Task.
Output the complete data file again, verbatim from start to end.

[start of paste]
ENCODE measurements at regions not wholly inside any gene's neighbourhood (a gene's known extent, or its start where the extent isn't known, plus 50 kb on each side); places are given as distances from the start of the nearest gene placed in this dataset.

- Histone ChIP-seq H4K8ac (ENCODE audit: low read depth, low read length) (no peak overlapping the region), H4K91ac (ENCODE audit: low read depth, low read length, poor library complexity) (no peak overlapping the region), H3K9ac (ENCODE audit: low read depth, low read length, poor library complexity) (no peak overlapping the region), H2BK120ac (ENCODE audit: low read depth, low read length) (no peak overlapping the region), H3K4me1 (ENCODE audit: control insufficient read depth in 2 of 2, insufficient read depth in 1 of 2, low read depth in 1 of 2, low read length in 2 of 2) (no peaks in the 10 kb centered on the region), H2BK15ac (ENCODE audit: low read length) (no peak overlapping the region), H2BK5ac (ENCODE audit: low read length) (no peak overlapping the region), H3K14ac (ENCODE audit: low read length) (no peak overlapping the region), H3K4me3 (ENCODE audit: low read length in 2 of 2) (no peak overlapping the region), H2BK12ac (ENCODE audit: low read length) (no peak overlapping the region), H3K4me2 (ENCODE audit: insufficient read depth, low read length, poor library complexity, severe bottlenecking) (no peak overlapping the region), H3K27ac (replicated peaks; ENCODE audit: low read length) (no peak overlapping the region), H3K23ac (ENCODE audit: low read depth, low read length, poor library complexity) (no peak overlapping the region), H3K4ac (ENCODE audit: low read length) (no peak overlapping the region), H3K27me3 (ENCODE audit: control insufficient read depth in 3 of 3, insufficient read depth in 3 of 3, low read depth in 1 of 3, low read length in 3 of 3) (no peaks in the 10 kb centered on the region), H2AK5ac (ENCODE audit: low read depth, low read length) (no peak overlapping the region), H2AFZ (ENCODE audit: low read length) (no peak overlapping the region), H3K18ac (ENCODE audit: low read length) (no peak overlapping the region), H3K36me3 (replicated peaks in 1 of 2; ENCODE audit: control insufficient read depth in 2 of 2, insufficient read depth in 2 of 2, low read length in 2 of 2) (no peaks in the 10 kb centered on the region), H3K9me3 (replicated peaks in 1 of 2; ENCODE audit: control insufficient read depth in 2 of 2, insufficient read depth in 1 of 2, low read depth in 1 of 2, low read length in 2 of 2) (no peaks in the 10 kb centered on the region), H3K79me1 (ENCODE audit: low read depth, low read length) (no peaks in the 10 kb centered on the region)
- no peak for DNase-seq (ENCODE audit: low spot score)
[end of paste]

ENCODE measurements at regions not wholly inside any gene's neighbourhood (a gene's known extent, or its start where the extent isn't known, plus 50 kb on each side); places are given as distances from the start of the nearest gene placed in this dataset.

- Histone ChIP-seq H4K8ac (ENCODE audit: low read depth, low read length) (no peak overlapping the region), H4K91ac (ENCODE audit: low read depth, low read length, poor library complexity) (no peak overlapping the region), H3K9ac (ENCODE audit: low read depth, low read length, poor library complexity) (no peak overlapping the region), H2BK120ac (ENCODE audit: low read depth, low read length) (no peak overlapping the region), H3K4me1 (ENCODE audit: control insufficient read depth in 2 of 2, insufficient read depth in 1 of 2, low read depth in 1 of 2, low read length in 2 of 2) (no peaks in the 10 kb centered on the region), H2BK15ac (ENCODE audit: low read length) (no peak overlapping the region), H2BK5ac (ENCODE audit: low read length) (no peak overlapping the region), H3K14ac (ENCODE audit: low read length) (no peak overlapping the region), H3K4me3 (ENCODE audit: low read length in 2 of 2) (no peak overlapping the region), H2BK12ac (ENCODE audit: low read length) (no peak overlapping the region), H3K4me2 (ENCODE audit: insufficient read depth, low read length, poor library complexity, severe bottlenecking) (no peak overlapping the region), H3K27ac (replicated peaks; ENCODE audit: low read length) (no peak overlapping the region), H3K23ac (ENCODE audit: low read depth, low read length, poor library complexity) (no peak overlapping the region), H3K4ac (ENCODE audit: low read length) (no peak overlapping the region), H3K27me3 (ENCODE audit: control insufficient read depth in 3 of 3, insufficient read depth in 3 of 3, low read depth in 1 of 3, low read length in 3 of 3) (no peaks in the 10 kb centered on the region), H2AK5ac (ENCODE audit: low read depth, low read length) (no peak overlapping the region), H2AFZ (ENCODE audit: low read length) (no peak overlapping the region), H3K18ac (ENCODE audit: low read length) (no peak overlapping the region), H3K36me3 (replicated peaks in 1 of 2; ENCODE audit: control insufficient read depth in 2 of 2, insufficient read depth in 2 of 2, low read length in 2 of 2) (no peaks in the 10 kb centered on the region), H3K9me3 (replicated peaks in 1 of 2; ENCODE audit: control insufficient read depth in 2 of 2, insufficient read depth in 1 of 2, low read depth in 1 of 2, low read length in 2 of 2) (no peaks in the 10 kb centered on the region), H3K79me1 (ENCODE audit: low read depth, low read length) (no peaks in the 10 kb centered on the region)
- no peak for DNase-seq (ENCODE audit: low spot score)